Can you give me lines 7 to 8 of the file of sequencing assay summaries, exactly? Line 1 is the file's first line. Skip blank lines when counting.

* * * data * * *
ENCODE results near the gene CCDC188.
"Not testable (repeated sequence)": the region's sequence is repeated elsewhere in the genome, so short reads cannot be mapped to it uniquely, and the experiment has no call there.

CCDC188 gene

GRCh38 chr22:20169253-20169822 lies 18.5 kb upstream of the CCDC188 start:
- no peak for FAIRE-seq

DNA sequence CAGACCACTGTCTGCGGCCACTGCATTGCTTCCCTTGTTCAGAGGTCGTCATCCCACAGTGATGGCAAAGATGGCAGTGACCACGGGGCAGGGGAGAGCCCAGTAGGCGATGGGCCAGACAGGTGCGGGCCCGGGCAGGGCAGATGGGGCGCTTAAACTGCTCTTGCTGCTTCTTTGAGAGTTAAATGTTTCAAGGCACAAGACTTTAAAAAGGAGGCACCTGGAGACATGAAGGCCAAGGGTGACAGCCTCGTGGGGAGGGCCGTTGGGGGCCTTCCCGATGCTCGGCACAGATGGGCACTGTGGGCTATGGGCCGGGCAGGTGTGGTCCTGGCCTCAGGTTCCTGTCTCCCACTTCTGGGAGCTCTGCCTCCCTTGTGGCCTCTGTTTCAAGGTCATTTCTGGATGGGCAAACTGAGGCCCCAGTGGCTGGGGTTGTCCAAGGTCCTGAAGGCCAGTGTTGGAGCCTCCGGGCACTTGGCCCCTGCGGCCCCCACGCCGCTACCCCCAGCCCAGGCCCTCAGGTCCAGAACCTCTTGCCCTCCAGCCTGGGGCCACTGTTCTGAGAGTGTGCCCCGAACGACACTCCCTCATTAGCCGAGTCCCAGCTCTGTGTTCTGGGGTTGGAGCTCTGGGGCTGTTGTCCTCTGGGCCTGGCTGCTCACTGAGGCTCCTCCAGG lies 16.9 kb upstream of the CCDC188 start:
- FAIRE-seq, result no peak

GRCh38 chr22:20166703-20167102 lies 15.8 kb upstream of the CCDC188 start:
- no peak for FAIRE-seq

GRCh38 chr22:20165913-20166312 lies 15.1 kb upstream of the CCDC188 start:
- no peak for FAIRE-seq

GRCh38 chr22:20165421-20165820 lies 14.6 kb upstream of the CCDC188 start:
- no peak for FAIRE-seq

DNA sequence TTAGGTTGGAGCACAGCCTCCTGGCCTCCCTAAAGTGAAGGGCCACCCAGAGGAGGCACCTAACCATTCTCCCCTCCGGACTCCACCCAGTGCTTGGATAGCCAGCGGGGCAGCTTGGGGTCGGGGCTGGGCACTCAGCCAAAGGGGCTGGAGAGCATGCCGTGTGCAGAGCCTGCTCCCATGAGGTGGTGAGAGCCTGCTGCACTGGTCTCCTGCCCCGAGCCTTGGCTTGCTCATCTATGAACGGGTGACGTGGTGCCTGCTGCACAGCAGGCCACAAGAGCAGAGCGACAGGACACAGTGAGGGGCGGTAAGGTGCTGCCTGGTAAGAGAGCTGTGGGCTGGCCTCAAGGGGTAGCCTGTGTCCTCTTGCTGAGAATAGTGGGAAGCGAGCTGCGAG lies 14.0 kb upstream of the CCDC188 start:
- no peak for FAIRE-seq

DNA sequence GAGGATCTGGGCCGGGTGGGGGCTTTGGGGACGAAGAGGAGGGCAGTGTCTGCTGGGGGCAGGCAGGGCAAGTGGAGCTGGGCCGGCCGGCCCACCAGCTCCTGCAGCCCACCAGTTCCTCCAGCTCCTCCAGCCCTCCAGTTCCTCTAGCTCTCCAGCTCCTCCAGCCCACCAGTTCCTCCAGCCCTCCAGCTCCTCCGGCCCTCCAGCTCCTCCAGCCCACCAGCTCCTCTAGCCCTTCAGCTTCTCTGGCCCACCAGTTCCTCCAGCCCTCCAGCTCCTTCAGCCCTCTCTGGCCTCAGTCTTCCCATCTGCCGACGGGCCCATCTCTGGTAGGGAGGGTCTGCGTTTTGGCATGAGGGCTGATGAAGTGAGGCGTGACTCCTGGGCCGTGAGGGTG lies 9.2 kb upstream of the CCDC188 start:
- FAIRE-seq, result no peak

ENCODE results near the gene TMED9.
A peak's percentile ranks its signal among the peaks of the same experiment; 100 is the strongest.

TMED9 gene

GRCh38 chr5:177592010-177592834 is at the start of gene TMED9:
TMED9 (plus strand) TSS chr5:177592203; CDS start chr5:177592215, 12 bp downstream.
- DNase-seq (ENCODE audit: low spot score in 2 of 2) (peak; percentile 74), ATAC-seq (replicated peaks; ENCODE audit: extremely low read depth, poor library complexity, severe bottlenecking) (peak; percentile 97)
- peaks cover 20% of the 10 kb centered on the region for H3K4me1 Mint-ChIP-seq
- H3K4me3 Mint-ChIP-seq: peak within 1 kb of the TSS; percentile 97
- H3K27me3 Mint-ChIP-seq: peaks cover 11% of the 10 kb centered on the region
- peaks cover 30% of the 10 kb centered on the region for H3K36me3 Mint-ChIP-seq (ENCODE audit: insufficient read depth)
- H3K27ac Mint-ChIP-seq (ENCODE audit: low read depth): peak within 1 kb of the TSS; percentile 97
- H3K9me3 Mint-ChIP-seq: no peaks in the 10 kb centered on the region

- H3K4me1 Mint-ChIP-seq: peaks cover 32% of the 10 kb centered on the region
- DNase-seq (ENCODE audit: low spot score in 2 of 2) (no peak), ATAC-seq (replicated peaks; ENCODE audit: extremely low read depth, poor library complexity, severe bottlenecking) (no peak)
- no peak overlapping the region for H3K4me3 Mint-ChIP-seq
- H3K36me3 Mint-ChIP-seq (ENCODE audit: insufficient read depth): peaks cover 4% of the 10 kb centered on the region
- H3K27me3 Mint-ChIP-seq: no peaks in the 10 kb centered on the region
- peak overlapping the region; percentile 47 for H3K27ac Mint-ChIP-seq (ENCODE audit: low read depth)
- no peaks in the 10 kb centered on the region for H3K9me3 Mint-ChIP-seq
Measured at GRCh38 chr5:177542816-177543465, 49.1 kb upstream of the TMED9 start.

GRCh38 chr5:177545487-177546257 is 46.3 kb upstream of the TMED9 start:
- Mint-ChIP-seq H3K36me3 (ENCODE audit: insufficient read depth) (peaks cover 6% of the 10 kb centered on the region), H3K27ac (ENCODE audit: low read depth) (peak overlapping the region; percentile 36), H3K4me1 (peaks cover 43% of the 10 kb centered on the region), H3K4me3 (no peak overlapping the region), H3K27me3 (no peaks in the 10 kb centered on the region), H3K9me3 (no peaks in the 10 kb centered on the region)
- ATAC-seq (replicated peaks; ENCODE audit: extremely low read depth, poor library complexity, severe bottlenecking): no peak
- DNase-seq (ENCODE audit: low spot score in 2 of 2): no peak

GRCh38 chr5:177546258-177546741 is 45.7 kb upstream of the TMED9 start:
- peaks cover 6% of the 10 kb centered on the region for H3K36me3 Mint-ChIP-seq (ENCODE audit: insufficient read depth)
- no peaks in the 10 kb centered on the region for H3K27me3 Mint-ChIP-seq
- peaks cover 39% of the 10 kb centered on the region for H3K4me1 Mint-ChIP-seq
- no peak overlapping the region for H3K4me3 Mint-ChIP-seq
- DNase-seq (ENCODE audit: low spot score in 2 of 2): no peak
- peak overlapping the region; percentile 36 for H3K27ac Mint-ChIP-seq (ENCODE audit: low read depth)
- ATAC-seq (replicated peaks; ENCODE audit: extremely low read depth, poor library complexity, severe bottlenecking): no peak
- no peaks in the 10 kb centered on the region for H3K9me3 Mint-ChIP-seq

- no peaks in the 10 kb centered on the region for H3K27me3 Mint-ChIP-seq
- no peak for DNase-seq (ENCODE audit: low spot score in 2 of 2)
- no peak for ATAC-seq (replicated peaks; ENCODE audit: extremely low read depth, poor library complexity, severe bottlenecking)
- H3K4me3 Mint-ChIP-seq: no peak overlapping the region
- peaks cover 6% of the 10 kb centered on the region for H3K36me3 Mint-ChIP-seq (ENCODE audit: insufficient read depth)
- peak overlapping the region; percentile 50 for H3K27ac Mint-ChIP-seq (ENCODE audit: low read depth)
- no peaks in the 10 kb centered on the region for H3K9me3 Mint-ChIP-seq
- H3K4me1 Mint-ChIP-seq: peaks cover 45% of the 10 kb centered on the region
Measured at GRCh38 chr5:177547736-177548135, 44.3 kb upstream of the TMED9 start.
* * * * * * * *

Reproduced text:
- FAIRE-seq, result no peak

GRCh38 chr22:20166703-20167102 lies 15.8 kb upstream of the CCDC188 start: